© Allqollaqtarescuecentre.org

This website is made by volunteers with
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Allqo Llaqta Rescue Centre (APPAAC Peru) is a recognized non-profit organization in Peru with registration number: 2018 – 01141106
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THE STORY OF ALLQO LLAQTA

Volunteer rooms, rescue centre kitchen and medical clinic

Street dogs in the central market of Urubamba

Older street dog in Urubamba

When was Allqo LLaqta created?


Allqo Llaqta was created at the beginning of 2018. Here are our non-profit registration documents (Peru):

​​What does “Allqo Llaqta” mean?

“Allqo LLaqta” are Quechuan words that translate as “Dog Land.”
 

Quechua was the main language family of the Inca Empire. It is still the most widely spoken language of the indigenous peoples of the Americas, including the Quechua people here in the Sacred Valley of the Incas (Peru) where our rescue center is located (the Sacred Valley runs between the town and Inca ruins at Písac, westward to Machu Picchu).

How was Allqo Llaqta created?

Here are the words of our founder, Fabrizio Cartagena:

 

"I arrived in Urubamba in 2010 and opened a small veterinary office, located near the main square. (Urubamba is the largest town in the Sacred Valley of the Incas in Peru.)

 

One of my first emergencies was a stray puppy that had been hit by a vehicle travelling at high speed. The puppy was black and had suffered a devastating impact, causing him to lose his left eye and fracture his left front leg. I took this animal to my modest office and did my best to help him. I closed the eyelid to try to save his eye, and I also set the fractured leg. Little by little, after a few days the puppy was recovering. Because of lack of space and comfort in my office, I could not accommodate him comfortably and he escaped. For a long time, I did not hear about him.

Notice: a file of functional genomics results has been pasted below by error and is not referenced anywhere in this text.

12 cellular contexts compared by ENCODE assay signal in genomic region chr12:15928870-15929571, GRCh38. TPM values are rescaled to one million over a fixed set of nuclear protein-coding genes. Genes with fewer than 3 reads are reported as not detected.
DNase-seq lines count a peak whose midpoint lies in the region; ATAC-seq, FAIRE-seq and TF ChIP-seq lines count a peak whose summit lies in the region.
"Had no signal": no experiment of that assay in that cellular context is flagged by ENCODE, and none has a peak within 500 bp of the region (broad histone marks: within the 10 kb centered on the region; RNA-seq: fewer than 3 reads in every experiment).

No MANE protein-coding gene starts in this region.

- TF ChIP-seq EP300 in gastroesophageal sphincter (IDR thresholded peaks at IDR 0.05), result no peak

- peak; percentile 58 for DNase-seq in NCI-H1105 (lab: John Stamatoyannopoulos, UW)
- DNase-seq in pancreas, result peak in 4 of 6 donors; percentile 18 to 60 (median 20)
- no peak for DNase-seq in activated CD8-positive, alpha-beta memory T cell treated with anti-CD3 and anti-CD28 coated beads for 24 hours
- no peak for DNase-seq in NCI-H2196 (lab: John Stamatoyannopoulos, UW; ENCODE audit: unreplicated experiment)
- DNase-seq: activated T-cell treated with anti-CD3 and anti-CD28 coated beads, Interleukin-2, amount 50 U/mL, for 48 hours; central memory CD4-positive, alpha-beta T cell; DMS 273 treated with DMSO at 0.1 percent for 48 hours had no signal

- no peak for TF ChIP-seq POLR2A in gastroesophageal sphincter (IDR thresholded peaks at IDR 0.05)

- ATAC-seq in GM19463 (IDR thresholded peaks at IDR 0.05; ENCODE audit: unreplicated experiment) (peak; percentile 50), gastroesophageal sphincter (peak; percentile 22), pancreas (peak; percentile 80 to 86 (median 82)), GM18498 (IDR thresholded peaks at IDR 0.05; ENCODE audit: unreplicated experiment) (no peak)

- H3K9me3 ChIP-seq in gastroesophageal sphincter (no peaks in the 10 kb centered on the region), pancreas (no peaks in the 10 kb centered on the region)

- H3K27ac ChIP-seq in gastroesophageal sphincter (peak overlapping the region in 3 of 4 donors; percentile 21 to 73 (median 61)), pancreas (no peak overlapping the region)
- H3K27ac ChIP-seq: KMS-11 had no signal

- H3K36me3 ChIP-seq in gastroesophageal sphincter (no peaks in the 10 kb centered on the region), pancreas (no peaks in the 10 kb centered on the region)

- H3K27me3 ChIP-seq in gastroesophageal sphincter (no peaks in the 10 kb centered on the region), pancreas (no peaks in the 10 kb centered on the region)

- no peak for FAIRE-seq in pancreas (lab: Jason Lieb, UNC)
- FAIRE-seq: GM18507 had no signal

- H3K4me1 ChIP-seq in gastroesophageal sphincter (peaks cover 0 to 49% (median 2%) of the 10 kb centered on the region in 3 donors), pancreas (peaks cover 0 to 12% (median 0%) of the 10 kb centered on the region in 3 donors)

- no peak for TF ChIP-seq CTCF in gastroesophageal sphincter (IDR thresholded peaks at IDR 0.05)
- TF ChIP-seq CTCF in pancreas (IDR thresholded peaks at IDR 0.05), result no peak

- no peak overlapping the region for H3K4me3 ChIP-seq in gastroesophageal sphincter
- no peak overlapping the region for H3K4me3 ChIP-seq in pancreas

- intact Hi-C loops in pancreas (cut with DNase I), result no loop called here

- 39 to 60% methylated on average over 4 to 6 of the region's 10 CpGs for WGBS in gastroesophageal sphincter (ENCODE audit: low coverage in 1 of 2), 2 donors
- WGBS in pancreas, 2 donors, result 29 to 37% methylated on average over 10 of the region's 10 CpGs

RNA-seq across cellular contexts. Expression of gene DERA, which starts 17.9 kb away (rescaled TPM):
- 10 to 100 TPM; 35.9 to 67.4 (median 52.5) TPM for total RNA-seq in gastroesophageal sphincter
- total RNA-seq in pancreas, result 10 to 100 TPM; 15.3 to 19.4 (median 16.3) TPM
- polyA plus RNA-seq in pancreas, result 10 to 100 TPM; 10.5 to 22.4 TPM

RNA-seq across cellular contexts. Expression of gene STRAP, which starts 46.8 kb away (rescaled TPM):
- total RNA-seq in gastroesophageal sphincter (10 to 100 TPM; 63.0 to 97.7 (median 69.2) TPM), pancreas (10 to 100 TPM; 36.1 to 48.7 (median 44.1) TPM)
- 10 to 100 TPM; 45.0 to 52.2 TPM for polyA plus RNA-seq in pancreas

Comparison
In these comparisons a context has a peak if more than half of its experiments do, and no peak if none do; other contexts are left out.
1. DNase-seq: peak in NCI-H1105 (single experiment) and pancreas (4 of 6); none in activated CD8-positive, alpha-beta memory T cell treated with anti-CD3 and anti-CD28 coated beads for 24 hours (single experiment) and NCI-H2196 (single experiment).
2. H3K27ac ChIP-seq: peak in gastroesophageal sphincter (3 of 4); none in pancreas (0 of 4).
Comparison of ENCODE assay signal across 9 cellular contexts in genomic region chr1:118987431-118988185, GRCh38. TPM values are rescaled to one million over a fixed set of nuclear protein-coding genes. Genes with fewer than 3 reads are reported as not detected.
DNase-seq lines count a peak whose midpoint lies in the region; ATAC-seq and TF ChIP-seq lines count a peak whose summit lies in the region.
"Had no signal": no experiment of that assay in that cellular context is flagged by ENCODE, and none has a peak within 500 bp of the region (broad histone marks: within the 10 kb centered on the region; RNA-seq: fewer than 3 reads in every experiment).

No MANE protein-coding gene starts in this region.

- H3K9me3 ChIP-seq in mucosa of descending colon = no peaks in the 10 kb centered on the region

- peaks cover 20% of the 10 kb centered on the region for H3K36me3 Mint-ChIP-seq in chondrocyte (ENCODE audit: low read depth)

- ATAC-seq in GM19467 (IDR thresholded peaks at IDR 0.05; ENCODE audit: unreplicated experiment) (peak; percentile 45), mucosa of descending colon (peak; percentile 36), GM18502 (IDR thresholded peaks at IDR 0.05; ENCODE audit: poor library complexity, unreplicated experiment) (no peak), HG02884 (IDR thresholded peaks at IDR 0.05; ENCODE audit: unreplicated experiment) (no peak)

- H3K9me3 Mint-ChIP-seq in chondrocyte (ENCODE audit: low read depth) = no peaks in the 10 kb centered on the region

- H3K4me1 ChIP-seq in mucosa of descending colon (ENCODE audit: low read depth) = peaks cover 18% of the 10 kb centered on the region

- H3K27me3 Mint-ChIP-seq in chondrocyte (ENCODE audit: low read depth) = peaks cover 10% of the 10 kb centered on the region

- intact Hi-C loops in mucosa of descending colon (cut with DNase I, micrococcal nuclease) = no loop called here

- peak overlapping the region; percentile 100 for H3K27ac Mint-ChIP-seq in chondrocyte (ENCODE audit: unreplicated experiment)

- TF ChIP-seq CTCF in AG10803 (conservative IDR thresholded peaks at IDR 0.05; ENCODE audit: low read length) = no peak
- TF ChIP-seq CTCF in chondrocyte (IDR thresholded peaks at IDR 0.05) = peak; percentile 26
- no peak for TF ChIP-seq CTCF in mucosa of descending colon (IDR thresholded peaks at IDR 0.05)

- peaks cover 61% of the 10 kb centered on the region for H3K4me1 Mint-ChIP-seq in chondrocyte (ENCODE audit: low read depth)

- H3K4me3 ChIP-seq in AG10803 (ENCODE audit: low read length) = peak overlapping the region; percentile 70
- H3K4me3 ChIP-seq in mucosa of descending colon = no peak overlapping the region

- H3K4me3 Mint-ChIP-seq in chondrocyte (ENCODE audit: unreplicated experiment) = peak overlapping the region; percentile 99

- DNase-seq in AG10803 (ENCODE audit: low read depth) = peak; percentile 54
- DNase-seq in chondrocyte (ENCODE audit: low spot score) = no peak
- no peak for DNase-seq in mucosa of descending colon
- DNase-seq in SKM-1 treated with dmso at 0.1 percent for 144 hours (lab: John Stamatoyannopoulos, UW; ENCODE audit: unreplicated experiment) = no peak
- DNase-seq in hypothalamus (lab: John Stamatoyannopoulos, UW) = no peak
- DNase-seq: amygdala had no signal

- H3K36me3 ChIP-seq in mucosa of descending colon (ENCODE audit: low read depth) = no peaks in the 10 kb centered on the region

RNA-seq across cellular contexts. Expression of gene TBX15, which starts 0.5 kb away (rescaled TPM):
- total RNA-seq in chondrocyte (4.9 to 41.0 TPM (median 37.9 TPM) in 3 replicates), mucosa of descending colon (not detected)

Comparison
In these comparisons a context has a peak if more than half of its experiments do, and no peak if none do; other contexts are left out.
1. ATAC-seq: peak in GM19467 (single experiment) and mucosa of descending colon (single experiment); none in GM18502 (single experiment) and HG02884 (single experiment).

Over the months I started to work with the municipality of Urubamba. I was in control of the sanitation of the meats sold in the market. One day, almost three years after the accident I ran across him in the market. He immediately recognized me and greeted me in a very enthusiastic manner. He was limping, and his eye had fallen out, and he only had a small hole in its place. In Quechua the word CHURCHU means one-eyed, so I baptized my little friend as "Churchito."

 

Time passed, and every time I went to the market to check on the vendors’ meat, he would eat small pieces of meat during our games and petting. This routine continued for a long time. At one point I saw that a good-hearted vendor had welcomed Churchito and let him spend nights at the base of her fruit stand. During the day, he wandered around the town.